Publications by authors named "J A Perez-Fidalgo"

63 Publications

Olaparib in combination with pegylated liposomal doxorubicin for platinum-resistant ovarian cancer regardless of BRCA status: a GEICO phase II trial (ROLANDO study).

ESMO Open 2021 Aug 27;6(4):100212. Epub 2021 Jul 27.

Department of Medical Oncology Department, Clínica Universidad de Navarra, Madrid, Spain.

Background: There is limited evidence for the benefit of olaparib in platinum-resistant ovarian cancer (PROC) patients with BRCA wild-type tumors. This study investigated whether this combination of a DNA-damaging chemotherapy plus olaparib is effective in PROC regardless BRCA status.

Patients And Methods: Patients with high-grade serous or endometrioid ovarian carcinoma and one previous PROC recurrence were enrolled regardless of BRCA status. Patients with ≤4 previous lines (up to 5 in BRCA-mut) with at least one previous platinum-sensitive relapse were included; primary PROC was allowed only in case of BRCA-mut. Patients initially received six cycles of olaparib 300 mg b.i.d. (biduum) + intravenous pegylated liposomal doxorubicin (PLD) 40 mg/m (PLD40) every 28 days, followed by maintenance with olaparib 300 mg b.i.d. until progression or toxicity. The PLD dose was reduced to 30 mg/m (PLD30) due to toxicity. The primary endpoint was progression-free survival (PFS) at 6 months (6m-PFS) by RECIST version 1.1. A proportion of 40% 6m-PFS or more was considered of clinical interest.

Results: From 2017 to 2020, 31 PROC patients were included. BRCA mutations were present in 16%. The median of previous lines was 2 (range 1-5). The overall disease control rate was 77% (partial response rate of 29% and stable disease rate of 48%). After a median follow-up of 10 months, the 6m-PFS and median PFS were 47% and 5.8 months, respectively. Grade ≥3 treatment-related adverse events occurred in 74% of patients, with neutropenia/anemia being the most frequent. With PLD30 serious AEs were less frequent than with PLD40 (21% versus 47%, respectively); moreover, PLD30 was associated with less PLD delays (32% versus 38%) and reductions (16% versus 22%).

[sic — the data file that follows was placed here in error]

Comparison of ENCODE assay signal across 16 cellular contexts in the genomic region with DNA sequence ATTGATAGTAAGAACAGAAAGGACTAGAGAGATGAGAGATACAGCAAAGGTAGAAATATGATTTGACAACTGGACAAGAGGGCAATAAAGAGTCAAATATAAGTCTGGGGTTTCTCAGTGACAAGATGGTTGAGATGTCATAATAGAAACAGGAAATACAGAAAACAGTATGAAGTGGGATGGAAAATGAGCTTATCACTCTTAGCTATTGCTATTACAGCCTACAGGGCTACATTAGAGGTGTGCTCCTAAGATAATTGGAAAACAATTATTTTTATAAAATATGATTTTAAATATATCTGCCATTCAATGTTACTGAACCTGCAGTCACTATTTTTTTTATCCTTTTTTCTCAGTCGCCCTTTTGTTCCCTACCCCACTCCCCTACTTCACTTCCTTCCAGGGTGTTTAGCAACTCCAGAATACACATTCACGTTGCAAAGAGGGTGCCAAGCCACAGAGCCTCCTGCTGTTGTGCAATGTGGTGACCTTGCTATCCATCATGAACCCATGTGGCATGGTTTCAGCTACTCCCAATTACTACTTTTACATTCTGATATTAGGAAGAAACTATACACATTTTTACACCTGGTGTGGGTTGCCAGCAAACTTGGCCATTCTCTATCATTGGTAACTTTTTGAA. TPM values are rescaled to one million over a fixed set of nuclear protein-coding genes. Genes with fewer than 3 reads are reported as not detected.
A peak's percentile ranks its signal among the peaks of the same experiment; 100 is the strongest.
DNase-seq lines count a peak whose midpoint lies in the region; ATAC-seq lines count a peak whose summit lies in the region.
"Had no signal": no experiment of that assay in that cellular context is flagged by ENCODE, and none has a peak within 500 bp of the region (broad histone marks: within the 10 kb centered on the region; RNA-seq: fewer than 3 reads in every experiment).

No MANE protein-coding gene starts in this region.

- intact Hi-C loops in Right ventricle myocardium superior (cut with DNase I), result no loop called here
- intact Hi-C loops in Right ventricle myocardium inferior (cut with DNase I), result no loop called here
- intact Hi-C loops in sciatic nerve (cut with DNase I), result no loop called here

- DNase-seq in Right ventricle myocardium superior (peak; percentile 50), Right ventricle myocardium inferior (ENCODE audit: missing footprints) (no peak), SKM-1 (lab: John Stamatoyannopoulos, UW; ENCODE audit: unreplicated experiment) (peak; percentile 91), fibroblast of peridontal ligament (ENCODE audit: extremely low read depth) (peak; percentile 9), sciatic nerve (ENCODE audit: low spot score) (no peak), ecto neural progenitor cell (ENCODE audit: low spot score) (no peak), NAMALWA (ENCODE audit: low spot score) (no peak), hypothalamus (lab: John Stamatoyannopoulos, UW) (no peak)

Conclusions: The PLD-olaparib combination has shown significant activity in PROC regardless of BRCA status. PLD at 30 mg/m is better tolerated in the combination.
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http://dx.doi.org/10.1016/j.esmoop.2021.100212DOI Listing
August 2021

Clinical behavior and outcomes of breast cancer in young women with germline BRCA pathogenic variants.

NPJ Breast Cancer 2021 Feb 12;7(1):16. Epub 2021 Feb 12.

Department of Medical Oncology, Dana-Farber Cancer Institute, Boston, MA, USA.